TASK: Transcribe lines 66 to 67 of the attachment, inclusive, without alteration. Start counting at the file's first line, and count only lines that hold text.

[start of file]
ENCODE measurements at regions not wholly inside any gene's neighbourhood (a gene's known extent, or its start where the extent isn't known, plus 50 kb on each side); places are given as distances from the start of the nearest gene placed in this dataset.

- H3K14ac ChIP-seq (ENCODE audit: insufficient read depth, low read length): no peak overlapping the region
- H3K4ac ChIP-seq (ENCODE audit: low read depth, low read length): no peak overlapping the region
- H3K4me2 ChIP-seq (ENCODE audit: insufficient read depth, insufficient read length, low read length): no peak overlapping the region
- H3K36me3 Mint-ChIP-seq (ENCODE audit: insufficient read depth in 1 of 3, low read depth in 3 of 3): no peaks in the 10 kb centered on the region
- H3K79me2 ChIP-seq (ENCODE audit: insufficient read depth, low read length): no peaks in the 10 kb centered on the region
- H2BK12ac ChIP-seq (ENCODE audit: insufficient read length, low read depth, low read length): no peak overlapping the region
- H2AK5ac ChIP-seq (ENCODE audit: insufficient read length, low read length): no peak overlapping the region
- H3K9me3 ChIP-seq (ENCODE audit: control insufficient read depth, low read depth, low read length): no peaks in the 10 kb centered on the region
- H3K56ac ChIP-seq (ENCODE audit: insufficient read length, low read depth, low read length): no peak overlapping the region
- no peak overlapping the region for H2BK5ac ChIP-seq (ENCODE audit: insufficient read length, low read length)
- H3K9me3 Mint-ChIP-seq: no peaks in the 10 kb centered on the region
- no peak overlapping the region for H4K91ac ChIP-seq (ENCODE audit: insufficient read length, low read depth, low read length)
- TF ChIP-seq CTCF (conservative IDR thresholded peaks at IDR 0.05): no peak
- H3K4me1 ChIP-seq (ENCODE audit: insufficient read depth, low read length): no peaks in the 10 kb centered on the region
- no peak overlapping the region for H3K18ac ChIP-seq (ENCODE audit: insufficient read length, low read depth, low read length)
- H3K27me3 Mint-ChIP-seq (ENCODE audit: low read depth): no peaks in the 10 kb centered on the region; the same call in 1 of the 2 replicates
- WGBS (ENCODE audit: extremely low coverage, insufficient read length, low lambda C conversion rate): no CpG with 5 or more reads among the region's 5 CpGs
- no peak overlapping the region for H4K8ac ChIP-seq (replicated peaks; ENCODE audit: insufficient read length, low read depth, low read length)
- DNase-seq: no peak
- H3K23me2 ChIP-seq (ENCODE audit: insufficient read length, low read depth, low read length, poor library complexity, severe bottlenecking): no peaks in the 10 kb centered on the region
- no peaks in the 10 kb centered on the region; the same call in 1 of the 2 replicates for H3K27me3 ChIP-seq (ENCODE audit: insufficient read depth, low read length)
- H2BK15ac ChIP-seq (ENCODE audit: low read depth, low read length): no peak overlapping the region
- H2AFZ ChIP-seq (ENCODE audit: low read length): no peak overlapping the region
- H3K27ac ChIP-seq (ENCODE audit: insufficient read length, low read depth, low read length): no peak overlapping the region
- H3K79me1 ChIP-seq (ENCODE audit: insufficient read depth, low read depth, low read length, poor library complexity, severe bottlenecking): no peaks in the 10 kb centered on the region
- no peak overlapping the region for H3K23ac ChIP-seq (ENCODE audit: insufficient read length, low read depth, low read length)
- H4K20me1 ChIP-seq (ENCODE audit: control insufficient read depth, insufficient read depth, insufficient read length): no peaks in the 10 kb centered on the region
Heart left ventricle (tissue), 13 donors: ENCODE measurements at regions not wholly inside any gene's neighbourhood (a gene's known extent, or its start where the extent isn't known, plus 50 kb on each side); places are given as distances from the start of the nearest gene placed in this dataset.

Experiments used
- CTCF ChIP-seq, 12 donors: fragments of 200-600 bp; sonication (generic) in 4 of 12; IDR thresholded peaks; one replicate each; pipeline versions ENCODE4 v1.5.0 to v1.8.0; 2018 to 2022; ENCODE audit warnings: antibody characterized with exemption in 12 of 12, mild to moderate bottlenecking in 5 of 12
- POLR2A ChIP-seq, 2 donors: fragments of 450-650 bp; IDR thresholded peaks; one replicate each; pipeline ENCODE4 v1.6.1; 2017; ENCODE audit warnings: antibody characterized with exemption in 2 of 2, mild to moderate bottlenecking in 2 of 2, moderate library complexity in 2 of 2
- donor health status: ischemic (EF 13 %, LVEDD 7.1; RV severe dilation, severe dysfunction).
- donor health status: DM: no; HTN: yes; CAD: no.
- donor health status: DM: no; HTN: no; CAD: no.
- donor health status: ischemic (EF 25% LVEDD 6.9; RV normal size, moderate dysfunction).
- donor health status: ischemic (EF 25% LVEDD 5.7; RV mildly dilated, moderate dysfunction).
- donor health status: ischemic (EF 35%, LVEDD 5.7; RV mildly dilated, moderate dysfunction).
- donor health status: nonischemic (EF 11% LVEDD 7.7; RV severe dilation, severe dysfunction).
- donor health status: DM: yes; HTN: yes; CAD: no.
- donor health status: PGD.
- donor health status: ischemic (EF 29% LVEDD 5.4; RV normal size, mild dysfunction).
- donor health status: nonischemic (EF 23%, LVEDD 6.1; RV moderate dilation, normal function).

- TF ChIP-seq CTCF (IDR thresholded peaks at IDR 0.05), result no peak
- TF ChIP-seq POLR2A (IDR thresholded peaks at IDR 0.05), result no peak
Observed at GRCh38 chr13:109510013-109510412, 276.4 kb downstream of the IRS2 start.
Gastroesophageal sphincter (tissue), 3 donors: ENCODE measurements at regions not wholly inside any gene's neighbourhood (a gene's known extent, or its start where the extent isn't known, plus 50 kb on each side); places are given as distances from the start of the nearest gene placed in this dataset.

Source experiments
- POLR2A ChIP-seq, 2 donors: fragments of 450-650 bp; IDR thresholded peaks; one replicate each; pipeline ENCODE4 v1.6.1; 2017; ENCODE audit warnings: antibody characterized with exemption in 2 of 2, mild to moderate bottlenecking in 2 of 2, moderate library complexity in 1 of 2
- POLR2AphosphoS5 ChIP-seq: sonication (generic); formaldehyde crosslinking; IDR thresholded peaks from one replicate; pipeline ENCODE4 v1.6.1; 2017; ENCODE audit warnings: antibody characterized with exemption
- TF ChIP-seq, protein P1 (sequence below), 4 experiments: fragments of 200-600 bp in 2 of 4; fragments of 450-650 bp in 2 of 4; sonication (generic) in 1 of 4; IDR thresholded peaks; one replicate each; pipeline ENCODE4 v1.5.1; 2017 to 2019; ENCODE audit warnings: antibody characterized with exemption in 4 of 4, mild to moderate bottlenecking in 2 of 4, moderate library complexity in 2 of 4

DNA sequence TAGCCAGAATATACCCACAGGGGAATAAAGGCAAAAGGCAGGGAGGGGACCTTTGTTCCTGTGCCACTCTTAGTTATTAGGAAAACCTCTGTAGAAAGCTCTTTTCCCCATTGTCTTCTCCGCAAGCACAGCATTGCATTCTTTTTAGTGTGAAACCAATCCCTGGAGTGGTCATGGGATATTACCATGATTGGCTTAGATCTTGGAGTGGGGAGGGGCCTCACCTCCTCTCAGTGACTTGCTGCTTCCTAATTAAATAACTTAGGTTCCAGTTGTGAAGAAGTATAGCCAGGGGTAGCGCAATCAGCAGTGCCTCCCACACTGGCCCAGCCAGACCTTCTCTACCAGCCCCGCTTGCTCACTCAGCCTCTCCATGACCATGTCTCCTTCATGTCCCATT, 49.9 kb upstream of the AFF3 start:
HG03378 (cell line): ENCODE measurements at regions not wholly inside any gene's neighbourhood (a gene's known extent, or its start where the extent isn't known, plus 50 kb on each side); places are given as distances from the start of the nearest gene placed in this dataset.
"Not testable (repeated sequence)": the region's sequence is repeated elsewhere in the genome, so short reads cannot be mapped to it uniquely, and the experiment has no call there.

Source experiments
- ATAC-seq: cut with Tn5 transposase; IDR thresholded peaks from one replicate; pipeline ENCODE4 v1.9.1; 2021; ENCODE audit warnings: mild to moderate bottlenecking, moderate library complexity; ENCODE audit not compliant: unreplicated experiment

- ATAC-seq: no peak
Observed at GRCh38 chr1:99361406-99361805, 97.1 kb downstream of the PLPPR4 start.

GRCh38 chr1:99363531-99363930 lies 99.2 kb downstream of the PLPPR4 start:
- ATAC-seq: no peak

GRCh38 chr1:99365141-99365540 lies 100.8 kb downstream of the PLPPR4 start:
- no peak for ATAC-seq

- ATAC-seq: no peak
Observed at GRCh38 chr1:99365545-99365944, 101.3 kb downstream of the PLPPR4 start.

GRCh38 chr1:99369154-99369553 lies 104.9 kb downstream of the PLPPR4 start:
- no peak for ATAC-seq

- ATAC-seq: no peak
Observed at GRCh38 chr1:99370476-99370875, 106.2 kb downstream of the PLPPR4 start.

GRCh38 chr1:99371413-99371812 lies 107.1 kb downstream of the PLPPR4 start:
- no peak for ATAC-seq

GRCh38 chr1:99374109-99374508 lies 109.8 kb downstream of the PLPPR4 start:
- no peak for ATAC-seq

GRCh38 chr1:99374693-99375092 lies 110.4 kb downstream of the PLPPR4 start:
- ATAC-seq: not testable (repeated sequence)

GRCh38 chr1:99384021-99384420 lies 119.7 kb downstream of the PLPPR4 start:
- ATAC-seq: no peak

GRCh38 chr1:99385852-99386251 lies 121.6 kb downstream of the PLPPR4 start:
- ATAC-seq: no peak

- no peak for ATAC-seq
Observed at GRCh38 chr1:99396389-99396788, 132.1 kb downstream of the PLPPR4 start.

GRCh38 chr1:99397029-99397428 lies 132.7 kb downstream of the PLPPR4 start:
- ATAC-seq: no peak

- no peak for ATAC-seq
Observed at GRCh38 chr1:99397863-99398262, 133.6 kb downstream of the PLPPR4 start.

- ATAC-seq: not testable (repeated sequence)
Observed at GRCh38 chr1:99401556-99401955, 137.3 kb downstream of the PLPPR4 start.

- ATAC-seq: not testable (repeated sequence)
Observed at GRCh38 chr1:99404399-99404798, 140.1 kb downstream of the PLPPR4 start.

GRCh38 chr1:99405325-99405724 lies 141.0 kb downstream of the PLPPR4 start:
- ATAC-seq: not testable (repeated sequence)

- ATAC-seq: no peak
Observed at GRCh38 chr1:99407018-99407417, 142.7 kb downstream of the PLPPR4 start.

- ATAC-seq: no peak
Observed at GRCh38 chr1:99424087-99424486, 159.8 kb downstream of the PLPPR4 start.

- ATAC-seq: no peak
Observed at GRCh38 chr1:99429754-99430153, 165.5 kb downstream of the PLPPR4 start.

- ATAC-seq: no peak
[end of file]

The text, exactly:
- no peak for ATAC-seq

- ATAC-seq: no peak